Defensins exert a variable degree of antimicrobial activity against bacteria, fungi, and some enveloped viruses, possibly by perforating the bacterial cell wall through the formation of multimeric pores.6,7 They are classified into α defensins and β defensins, based on the position of three intramolecular disulfide bridges. In recent years, nine different human defensins have been identified, with five of them being of epithelial origin. Human defensins 5 and 6 (HD-5/6) belong to the α defensins and human β defensins 1–3 (HBD-1–3) to the β defensins. The first human intestinal defensins were observed in small intestinal Paneth cells containing HD-5 and HD-6.8,9 Bevins and colleagues postulated that defensins participate in the protection of enterocyte stem cells from pathogens in intestinal crypts.10 Since their initial description, a widespread distribution of these and other defensins has been documented. HBD-1 is thought to be expressed constitutively, whereas HD-5, HD-6, HBD-2, and HBD-3 are inducible under certain conditions.11–14

Recent in vitro investigations have already demonstrated the induction of HBD-2 by H pylori in relation to specific genes.15 The objective of our study was to perform a systematic investigation of defensin expression in response to H pylori colonisation and gastritis in patients.



Seventy one patients gave their written informed consent before biopsy sampling during routine gastroscopy. All patients were investigated for peptic ulcer disease, dyspepsia, or gastrointestinal bleeding. The current treatment was recorded, especially with regard to the use of antacids or proton pump inhibitors, antibiotics, and non-steroidal anti-inflammatory drugs (NSAIDs). Two biopsies were drawn from the oesophagus, fundus, corpus, antrum, and duodenum, and immediately snap frozen in liquid nitrogen. To assess the H pylori status, biopsies were taken in parallel for histology and biochemical urease testing from the antrum and corpus.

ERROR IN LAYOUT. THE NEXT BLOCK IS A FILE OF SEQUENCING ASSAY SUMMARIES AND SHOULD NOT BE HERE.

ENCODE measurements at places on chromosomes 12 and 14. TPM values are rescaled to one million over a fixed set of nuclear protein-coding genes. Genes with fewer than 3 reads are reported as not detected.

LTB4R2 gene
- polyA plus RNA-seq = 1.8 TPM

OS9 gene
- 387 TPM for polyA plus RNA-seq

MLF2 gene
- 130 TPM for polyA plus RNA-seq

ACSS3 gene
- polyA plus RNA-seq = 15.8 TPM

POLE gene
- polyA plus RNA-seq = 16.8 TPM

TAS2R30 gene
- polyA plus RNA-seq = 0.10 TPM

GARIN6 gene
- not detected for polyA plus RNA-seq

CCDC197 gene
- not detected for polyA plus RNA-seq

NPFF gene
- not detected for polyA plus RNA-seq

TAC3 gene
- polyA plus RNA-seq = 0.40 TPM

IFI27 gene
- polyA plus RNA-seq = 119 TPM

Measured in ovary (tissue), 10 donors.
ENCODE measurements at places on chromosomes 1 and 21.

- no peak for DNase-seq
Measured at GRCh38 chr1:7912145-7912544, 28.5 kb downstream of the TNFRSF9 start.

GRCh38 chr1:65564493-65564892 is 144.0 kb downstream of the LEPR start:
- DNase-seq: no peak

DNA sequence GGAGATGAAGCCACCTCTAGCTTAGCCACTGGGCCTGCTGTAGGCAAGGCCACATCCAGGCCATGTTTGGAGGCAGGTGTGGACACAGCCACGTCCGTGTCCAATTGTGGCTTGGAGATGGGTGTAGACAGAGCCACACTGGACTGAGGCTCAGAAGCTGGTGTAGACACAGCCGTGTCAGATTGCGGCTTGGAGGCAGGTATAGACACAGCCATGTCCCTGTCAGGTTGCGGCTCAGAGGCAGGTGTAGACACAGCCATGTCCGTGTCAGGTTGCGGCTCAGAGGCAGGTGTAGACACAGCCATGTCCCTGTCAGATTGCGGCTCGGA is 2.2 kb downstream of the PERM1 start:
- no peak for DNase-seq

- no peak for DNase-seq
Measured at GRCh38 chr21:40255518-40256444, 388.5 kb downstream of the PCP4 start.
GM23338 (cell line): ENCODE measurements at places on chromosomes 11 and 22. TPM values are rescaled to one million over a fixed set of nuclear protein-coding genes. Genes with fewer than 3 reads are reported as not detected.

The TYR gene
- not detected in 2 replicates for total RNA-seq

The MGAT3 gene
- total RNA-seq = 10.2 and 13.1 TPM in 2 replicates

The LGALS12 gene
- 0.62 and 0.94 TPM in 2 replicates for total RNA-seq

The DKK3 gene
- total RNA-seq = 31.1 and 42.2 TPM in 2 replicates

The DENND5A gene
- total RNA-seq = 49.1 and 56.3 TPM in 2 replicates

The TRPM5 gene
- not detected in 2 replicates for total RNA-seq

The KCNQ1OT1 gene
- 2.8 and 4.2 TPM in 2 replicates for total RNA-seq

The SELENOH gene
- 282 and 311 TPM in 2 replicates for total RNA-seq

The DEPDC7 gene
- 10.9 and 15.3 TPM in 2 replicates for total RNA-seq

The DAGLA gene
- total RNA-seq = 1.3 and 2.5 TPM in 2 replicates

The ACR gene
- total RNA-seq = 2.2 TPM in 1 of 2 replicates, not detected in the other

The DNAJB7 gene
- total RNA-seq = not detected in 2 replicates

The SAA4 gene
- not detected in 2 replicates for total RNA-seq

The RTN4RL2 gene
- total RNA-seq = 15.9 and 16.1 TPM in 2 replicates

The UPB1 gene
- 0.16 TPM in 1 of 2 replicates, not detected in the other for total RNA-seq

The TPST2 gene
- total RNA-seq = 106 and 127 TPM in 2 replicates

Paraffin wax embedded tissue sections from gastric resections were provided by the department of pathology (series of four H pylori negative and three H pylori positive).

Histology and urease test

Biopsies were paraffin wax embedded and stained with haematoxylin and eosin. The degree of inflammation was classified according to the Sydney classification16 by an expert pathologist (CW). Helicobacter pylori status was assessed in parallel by methylene blue staining and biochemical analysis of urease activity. The urease kit (CU test) was purchased from Temmler Pharma (Göttingen, Germany) and testing was carried out according to the supplier’s protocol. The H pylori status was considered positive if one of either test was positive.

RNA preparation and reverse transcription

Frozen biopsies were disrupted in 1 ml of Trizol (Gibco BRL) with an Ultra-Turrax (Branson, Danbury, Connecticut, USA) until complete fragmentation. Total RNA was extracted according to the supplier’s protocol. RNA quality was determined by electrophoresis and quantified by photometry. Subsequently, 2 μg RNA were reverse transcribed with oligo d T-primers and 200 U reverse transcriptase (RT) (Superscript; Gibco BRL, Eggenstein, Germany), according to routine procedure.

Polymerase chain reaction